For lawyers who do not practice regularity in bankruptcy and insolvency matters, with the next few email updates we hope to shed light on a few of the interesting provisions in the Bankruptcy and Insolvency Act (“BIA”) that are used quite regularly by the Insolvency Bar but may be unfamiliar to those practicing in other areas.
The first section we wish to discuss is BIA section 38. Essentially, section 38 allows a creditor to realize on an asset, whether it be a pre-bankruptcy preferential payment or transfer or other chose in action or ongoing litigation for which the bankrupt is a named plaintiff where a Trustee confirms that it has no intention to pursue that asset. Section 38 provides the ability of a specific creditor (or a group of creditors) to pursue assets that may not otherwise be realized upon in a bankruptcy administration. Of course, the risk of the pursuit belongs to this creditor, however, and more importantly, the reward also belongs solely to the creditor should the creditor be successful in converting the asset to cash. BIA section 38(1) is summarized below.
Where a creditor requests the trustee to take any proceeding that in his opinion would be for the benefit of the estate of a bankrupt and the trustee refuses or neglects to take the proceeding, the creditor may obtain from the court an order authorizing him to take the proceeding in his own name and at his own expense and risk, on notice being given the other creditors of the contemplated proceeding, and on such other terms and conditions as the court may direct.
In many instances the reason a Trustee would not pursue potential assets is because there are insufficient funds to pay its fees and disbursements (including legal fees) and it does not care to take on unnecessary collection and/or litigation risk. Set out below is recent practical example of when section 38 would come into pay.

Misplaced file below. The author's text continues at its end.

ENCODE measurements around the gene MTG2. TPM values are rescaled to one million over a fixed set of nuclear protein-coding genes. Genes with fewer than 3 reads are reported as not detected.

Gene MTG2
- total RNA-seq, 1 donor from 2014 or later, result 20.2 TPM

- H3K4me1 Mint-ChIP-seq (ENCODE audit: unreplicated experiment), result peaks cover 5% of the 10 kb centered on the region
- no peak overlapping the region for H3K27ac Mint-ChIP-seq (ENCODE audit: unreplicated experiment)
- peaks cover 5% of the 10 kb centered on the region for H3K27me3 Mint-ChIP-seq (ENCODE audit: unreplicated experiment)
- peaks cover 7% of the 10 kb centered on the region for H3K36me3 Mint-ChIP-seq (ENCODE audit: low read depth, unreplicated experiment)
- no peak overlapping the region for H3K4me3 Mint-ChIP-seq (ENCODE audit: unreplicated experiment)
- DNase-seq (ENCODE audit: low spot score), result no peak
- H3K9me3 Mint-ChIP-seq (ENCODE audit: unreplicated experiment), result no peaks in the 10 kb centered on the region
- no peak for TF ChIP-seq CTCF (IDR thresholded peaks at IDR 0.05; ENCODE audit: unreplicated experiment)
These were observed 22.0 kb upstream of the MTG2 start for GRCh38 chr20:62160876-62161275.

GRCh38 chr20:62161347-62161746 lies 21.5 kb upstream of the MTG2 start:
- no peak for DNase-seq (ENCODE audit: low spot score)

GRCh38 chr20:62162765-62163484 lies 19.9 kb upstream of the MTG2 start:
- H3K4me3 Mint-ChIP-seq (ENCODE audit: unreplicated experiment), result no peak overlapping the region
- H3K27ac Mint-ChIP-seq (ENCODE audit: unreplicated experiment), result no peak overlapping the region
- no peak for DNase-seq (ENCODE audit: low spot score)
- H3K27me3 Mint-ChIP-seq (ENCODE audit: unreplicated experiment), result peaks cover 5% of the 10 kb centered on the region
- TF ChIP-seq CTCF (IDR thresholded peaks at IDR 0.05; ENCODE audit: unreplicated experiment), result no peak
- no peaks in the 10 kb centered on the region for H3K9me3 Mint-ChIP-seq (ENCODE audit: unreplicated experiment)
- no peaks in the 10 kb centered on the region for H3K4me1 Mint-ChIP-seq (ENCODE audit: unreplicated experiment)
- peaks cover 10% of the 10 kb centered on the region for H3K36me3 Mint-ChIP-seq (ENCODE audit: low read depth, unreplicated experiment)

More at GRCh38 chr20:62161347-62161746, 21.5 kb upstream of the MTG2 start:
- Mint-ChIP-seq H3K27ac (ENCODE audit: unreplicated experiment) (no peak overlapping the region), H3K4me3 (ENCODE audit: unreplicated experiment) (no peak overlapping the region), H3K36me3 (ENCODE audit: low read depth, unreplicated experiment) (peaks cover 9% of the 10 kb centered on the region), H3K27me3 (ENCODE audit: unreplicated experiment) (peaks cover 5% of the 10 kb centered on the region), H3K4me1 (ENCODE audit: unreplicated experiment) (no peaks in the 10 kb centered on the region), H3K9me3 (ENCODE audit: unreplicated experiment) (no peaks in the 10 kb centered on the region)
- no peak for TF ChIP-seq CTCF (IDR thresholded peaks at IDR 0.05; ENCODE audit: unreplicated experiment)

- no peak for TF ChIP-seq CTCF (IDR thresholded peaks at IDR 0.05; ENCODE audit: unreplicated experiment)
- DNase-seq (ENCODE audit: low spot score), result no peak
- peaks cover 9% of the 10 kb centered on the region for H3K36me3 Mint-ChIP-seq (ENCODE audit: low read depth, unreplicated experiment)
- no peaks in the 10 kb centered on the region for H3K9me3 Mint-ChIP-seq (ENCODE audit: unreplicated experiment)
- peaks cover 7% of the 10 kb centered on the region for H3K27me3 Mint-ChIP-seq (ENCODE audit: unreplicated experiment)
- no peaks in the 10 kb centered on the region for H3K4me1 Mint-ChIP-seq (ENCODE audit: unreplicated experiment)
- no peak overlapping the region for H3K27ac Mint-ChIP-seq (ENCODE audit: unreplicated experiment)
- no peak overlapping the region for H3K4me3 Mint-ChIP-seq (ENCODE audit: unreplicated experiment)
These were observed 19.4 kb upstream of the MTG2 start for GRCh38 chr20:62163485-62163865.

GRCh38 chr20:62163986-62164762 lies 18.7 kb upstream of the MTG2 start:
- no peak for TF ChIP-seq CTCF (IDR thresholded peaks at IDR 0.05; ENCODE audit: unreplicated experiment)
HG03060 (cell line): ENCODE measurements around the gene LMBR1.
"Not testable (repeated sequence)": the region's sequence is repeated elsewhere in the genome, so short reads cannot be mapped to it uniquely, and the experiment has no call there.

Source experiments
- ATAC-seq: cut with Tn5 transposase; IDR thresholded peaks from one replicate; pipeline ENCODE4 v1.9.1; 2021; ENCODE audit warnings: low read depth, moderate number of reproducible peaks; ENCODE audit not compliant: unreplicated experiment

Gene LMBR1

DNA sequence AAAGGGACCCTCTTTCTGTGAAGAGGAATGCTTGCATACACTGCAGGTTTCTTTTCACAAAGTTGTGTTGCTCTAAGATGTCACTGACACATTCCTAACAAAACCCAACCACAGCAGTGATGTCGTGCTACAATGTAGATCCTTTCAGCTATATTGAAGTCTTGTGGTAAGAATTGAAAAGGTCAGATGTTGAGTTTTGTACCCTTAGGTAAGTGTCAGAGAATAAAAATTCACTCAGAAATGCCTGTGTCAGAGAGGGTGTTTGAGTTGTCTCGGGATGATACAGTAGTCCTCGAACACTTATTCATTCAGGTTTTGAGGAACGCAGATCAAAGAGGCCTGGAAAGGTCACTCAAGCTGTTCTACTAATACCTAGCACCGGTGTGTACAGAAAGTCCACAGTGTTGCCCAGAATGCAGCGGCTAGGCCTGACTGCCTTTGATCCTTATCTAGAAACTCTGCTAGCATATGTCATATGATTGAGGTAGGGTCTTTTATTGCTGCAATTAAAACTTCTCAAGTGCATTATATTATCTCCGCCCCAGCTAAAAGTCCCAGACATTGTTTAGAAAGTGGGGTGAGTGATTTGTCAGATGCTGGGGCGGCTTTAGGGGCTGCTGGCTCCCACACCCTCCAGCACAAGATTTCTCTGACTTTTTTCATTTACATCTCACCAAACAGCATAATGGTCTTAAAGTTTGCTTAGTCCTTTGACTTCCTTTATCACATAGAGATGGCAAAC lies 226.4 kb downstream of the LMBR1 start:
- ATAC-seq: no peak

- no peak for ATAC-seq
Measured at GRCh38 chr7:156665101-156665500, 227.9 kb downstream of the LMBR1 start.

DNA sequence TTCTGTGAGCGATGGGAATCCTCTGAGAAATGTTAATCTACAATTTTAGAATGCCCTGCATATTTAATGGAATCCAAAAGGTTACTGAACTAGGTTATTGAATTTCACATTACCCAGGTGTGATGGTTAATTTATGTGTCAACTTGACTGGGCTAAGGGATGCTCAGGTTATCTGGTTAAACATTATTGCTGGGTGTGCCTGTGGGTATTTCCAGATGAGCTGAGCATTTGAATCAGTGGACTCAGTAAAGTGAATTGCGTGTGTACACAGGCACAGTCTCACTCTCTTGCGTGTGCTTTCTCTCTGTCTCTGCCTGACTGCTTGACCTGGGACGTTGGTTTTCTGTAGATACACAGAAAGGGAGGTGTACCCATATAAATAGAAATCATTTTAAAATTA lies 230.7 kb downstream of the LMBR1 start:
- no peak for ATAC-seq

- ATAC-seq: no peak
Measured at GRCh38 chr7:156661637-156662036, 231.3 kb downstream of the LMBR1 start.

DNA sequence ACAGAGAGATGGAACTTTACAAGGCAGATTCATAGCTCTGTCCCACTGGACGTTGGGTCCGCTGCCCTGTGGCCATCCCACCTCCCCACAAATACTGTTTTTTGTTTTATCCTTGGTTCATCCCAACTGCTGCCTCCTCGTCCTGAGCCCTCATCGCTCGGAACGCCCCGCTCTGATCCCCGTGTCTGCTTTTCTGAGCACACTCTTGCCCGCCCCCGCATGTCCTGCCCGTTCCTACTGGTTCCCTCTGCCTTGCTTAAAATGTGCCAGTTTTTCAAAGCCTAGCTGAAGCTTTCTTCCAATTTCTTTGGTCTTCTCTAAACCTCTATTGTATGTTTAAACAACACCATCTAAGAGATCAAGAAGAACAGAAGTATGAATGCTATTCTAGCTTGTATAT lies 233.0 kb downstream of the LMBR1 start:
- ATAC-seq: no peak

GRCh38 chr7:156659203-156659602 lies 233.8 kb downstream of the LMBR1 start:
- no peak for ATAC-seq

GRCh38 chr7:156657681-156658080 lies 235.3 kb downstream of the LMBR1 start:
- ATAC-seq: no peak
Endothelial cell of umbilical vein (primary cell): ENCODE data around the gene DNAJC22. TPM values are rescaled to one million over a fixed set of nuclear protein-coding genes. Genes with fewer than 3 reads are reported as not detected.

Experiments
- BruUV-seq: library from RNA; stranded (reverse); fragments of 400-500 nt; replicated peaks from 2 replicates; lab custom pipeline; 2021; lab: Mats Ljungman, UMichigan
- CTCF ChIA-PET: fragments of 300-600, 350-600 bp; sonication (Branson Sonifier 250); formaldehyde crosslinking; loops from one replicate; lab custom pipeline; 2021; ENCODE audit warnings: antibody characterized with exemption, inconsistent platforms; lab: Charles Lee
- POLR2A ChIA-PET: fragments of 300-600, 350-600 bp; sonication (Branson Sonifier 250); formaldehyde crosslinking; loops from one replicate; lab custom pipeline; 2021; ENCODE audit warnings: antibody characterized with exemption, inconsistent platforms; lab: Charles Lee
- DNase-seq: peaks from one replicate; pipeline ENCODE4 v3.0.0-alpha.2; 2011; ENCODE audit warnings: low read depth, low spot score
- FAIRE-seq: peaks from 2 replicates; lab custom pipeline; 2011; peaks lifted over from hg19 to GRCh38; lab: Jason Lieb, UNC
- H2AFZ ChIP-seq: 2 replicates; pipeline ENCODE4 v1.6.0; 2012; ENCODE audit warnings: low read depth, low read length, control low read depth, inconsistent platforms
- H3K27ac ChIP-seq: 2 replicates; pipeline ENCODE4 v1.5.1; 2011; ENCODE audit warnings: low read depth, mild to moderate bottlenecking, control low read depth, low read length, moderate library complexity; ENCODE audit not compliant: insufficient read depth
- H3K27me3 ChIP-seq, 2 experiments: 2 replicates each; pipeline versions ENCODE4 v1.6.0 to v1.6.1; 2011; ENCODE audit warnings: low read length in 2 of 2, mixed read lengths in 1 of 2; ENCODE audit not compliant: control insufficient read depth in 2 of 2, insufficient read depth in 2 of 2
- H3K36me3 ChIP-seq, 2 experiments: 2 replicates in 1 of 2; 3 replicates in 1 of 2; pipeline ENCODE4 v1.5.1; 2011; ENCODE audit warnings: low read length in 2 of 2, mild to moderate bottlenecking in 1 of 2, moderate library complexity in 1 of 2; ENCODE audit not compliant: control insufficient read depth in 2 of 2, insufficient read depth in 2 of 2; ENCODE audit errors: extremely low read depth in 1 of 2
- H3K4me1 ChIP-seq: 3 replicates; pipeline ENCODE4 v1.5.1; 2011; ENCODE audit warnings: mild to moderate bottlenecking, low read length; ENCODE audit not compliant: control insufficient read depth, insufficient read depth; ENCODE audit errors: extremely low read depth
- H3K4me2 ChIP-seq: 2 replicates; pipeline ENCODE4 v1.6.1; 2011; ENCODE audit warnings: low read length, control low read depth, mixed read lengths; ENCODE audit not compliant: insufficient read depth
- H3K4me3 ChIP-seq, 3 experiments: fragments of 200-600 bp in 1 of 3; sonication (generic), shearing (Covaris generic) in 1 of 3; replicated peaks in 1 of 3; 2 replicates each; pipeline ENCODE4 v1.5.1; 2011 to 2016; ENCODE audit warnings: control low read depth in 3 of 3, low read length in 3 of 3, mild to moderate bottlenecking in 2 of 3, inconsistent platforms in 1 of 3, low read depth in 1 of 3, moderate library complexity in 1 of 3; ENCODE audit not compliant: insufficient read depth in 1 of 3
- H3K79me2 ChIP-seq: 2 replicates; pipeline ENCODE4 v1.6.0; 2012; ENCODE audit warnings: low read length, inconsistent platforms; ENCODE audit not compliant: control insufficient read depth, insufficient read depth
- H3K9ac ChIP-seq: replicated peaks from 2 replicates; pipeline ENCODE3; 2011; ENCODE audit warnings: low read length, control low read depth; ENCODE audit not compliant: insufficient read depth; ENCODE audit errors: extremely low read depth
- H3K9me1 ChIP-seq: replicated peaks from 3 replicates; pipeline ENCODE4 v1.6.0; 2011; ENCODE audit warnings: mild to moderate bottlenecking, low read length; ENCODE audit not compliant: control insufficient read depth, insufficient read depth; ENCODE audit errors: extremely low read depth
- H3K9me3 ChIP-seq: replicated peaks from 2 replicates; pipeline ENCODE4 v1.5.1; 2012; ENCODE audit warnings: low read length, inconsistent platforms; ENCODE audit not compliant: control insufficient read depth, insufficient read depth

An insolvent company was petitioned into bankruptcy. The applicant creditor was aware that the bankrupt company was the plaintiff in several actions which the applicant creditor believed had value. The only material assets of the bankrupt company were these actions. The Trustee sent notice to all creditors that it would not be pursing the actions and that if any creditor wished to pursue these actions it may seek leave of the court to do so pursuant to section 38. The applicant creditor brought a motion in bankruptcy court to take the proceeding in his own name and at his own expense and risk, which order was granted. The applicant creditor was then able to continue the litigation.
In summary, BIA section 38 is a useful tool in situations where a creditor wishes to pursue an asset at its own cost and benefit, when the Trustee refuses or neglects to do so.
About Albert Gelman Inc.
Albert Gelman Inc.’s corporate and consumer insolvency group has over 100 year of combined experience assisting individuals and businesses who are experiencing financial difficulty. Please feel free to call us to discuss your client’s financial situation.
Information contained in this email is for informational purposes only and is not intended to provide legal, accounting or financial advice and should not be relied upon in that respect. Albert Gelman Inc. assumes no liability for any inaccurate, delayed or incomplete information, nor for any actions taken in reliance thereon and is not responsible in any manner for direct, indirect, special or consequential damages, however caused, arising out of the use of the information contain in this email, including if you transmit confidential or sensitive information to us or if we communicate such information to you at your request over the Internet. All information in this email is provided on an “as is” basis, without warranty of any kind, either express or implied.